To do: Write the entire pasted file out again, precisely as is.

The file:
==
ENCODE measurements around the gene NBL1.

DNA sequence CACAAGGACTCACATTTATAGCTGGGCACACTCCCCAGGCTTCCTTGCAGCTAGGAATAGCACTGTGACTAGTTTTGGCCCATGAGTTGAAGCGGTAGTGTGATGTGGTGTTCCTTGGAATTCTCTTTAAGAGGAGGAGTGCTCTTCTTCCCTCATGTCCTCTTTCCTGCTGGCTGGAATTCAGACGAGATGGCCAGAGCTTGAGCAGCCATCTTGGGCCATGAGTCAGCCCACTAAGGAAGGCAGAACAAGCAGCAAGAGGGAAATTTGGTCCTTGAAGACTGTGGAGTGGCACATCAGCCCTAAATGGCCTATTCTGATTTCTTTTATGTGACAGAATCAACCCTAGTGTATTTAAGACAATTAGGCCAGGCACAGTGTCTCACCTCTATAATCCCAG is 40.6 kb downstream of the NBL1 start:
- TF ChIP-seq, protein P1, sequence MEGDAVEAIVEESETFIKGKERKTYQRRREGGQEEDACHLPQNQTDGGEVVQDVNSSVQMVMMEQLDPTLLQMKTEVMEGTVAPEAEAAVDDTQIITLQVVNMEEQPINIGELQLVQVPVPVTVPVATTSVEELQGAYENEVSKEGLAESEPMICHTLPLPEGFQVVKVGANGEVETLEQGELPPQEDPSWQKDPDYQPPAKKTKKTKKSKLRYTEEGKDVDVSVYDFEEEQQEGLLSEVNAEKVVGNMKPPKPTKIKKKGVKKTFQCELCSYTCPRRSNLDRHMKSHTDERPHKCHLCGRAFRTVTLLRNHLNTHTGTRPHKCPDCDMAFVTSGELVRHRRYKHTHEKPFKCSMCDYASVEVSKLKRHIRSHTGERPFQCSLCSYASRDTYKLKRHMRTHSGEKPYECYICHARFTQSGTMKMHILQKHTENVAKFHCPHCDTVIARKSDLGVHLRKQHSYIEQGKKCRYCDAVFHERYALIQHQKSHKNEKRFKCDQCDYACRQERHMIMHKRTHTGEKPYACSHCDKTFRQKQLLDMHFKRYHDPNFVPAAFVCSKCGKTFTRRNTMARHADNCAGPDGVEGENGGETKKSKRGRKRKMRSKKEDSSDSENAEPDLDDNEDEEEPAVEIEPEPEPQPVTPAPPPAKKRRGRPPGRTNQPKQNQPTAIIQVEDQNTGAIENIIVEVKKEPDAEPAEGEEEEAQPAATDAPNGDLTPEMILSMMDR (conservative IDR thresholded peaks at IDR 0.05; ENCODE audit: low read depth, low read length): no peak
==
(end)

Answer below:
ENCODE measurements around the gene NBL1.

DNA sequence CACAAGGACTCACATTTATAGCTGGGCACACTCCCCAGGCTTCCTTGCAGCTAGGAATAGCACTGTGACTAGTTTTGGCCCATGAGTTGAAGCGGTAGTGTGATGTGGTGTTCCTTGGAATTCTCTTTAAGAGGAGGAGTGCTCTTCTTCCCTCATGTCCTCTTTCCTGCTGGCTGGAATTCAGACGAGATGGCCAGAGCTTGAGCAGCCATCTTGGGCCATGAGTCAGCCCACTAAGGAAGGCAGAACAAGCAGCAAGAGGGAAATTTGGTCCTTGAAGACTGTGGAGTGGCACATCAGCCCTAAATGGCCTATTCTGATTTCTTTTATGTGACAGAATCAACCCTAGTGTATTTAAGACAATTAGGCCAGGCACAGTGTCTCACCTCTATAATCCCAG is 40.6 kb downstream of the NBL1 start:
- TF ChIP-seq, protein P1, sequence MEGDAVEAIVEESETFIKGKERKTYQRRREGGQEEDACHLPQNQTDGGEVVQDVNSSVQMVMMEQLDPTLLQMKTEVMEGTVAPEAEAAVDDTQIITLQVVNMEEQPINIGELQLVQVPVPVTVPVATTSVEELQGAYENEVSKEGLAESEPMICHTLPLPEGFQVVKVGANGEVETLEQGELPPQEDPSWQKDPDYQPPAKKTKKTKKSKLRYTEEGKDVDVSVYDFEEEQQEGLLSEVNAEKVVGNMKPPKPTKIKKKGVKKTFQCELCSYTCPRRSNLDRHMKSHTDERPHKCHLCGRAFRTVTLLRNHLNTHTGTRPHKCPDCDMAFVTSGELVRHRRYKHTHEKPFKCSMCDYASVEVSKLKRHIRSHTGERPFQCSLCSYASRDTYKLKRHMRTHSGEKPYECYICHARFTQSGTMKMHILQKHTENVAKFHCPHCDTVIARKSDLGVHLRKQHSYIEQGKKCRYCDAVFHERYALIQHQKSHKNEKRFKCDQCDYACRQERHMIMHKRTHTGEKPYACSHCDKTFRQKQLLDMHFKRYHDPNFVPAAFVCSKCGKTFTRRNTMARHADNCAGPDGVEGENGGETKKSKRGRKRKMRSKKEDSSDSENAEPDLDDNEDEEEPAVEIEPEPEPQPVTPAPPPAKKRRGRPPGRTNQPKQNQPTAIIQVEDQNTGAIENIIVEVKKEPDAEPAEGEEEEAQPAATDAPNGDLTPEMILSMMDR (conservative IDR thresholded peaks at IDR 0.05; ENCODE audit: low read depth, low read length): no peak